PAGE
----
“Bottle Bombs” and Fracking

A fracking well in operation in Williston, North Dakota. Two permits have already been issued for Wayne County.

I wasn’t surprised to read the editorial in yesterday’s Williston Herald addressing the concerns they are having in North Dakota over the truckers in the fracking industry not taking the time to make appropriate use of the latrines, but instead they are reverting to the use of a plastic bottle (referred to as bottle bombs in the article) while inside their cab, which they then throw out the window while barreling down the highway at full speed.

500,000 barrels of oil are currently being extracted daily in the Williston Basin by 210 separate well sites.  The efflux is so great that they don’t have the infrastructure to ship it out.  The Marcellus shale in Pennsylvania has proven to be productive, and now the oil industry is poised to move onto the Utica Shale in our back and front yard here in Ohio.

These drilling rigs are enormous.  They are situated on 5-acre lots.  Each well site costs $7,000,000 just for drilling costs.  Six to eight wells are drilled from the one location.  Once the drill bit reaches the shale at 8,000 feet, the rigs drill horizontally through the shale for an additional mile, each well drilling off in a different direction, to maximize the area within a one-mile radius of the drilling pad.  Water, with a mixture of sand, is then pumped into each well.  The horizontal bores are porous.  The pressure of the water “fractures” the ore, the grains of sand keep the ore from collapsing, enabling the oil to seep back into the well, which is then pumped to the surface.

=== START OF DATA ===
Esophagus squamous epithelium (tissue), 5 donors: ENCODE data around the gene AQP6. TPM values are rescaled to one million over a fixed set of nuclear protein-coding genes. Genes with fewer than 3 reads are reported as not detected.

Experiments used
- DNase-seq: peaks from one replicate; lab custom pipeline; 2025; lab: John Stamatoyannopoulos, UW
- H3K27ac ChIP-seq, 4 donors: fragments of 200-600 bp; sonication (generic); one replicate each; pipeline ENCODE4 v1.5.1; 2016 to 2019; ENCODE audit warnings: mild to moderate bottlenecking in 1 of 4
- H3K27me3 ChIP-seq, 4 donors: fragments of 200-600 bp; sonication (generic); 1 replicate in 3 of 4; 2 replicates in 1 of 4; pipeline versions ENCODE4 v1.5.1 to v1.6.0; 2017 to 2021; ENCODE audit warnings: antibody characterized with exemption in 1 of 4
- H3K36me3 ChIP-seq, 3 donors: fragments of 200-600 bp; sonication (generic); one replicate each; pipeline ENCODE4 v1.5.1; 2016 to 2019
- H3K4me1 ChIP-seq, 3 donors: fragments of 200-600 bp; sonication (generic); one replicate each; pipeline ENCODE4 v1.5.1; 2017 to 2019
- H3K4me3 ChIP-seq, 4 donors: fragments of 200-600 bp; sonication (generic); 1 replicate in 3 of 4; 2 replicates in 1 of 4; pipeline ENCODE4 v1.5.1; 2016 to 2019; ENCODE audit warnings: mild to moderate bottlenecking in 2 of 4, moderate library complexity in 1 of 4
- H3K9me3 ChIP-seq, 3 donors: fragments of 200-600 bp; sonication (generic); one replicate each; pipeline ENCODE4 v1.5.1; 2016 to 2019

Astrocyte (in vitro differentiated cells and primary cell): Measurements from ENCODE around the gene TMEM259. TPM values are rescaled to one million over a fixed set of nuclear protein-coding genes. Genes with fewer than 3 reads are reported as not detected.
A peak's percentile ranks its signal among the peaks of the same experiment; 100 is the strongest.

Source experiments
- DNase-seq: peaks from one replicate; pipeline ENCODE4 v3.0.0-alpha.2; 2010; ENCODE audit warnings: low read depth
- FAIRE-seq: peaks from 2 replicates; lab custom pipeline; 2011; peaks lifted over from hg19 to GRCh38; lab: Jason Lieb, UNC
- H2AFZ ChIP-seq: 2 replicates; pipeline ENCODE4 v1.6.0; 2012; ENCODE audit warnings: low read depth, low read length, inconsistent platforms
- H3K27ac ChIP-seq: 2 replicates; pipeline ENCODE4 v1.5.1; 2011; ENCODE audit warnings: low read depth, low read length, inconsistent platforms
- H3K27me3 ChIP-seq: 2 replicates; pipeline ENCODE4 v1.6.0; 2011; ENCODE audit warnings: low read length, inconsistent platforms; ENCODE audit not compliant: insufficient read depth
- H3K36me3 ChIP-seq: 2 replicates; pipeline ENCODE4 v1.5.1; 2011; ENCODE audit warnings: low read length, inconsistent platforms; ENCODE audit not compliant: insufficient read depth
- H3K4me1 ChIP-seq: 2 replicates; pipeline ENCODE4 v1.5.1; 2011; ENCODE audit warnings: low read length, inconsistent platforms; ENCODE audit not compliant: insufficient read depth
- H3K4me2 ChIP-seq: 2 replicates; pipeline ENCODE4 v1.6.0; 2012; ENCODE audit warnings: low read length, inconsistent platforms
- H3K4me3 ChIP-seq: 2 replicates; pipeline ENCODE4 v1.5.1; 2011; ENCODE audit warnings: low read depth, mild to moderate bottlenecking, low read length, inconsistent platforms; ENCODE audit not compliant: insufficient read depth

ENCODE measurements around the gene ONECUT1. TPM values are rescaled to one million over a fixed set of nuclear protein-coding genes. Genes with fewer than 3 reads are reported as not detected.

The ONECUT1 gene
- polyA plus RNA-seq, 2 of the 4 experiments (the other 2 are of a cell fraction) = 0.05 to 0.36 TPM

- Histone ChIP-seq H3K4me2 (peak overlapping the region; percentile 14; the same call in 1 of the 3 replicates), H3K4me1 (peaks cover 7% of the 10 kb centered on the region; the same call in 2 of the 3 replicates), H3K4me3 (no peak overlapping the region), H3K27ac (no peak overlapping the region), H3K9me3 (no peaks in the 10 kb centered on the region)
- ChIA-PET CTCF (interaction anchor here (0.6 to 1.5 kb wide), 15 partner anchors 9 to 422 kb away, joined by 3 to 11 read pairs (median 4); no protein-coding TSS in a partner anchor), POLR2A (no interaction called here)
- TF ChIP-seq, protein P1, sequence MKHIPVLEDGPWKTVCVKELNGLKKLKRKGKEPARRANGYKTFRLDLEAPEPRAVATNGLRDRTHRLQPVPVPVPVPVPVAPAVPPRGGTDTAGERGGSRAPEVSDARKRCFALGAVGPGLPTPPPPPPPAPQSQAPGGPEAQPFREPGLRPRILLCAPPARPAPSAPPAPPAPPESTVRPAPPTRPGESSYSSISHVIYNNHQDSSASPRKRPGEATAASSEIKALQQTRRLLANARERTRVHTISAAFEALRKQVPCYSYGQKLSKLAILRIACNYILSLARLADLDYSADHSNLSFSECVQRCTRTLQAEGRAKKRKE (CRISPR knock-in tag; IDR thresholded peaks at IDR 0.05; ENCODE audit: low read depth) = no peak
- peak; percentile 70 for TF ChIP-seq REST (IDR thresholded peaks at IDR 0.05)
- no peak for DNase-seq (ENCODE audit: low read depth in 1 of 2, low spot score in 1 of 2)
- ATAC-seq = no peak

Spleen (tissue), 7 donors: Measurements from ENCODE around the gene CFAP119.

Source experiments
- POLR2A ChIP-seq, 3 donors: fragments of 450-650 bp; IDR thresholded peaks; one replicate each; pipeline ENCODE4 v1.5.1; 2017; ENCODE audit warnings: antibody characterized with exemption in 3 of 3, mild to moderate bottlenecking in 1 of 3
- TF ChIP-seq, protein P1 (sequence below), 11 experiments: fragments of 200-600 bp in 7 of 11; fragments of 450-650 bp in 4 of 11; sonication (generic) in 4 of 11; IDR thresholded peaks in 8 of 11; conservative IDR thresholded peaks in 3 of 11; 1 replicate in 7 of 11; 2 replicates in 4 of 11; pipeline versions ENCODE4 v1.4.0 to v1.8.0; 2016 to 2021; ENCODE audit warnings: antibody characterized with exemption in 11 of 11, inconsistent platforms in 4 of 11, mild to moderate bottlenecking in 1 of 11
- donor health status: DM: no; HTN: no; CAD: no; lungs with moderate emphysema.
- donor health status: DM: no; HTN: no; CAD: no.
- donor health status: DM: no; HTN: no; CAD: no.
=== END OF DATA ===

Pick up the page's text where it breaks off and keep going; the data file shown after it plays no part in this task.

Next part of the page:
A schematic of a well drilled by a fracking rig. Note this shows just one of six wells bored from each location, each drilling in a different direction to maximize yield

There has been a lot of talk of fracking in our community.  Apparently the talk has moved to action.

1.  This is a picture I took yesterday of what was the former location of Riceland Cabinet, situated a couple of miles from our farm.  It is now a distribution center for one of the many drilling operations that will be moving into our community.

Home of the former Riceland Cabinet shop.

2.  Financial advisers in our community are working triple time to keep up with the demands from their clients.  Landowners that sign leases with the oil companies are receiving upwards of $5,000 an acre plus 20% of the royalties.  The lease money is pouring into our community, but covertly, as Mennonites and Amish don’t make a habit of discussing their income or their addictions.

3.  Word got out that an Amishman had $93,000 in cash stashed in his home from leasing his land.  $2,500 of it was stolen.

4.  At a recent tractor-trailer event, one business owner purchased 41 tractors to keep up with the demands of the drilling rigs.  Each rig requires 2,000 truck loads consisting of water, cement, sand, and gravel to complete a well.  You do the math on how much traffic, dust, and havoc this will cause on our country roads designed for cars, buggies, and farm equipment.  Asphalt designed to last 20 years will be shredded to rubble in one winter.

Here are some of the ramifications of what fracking will do to our community, if it is anything comparable to Williston.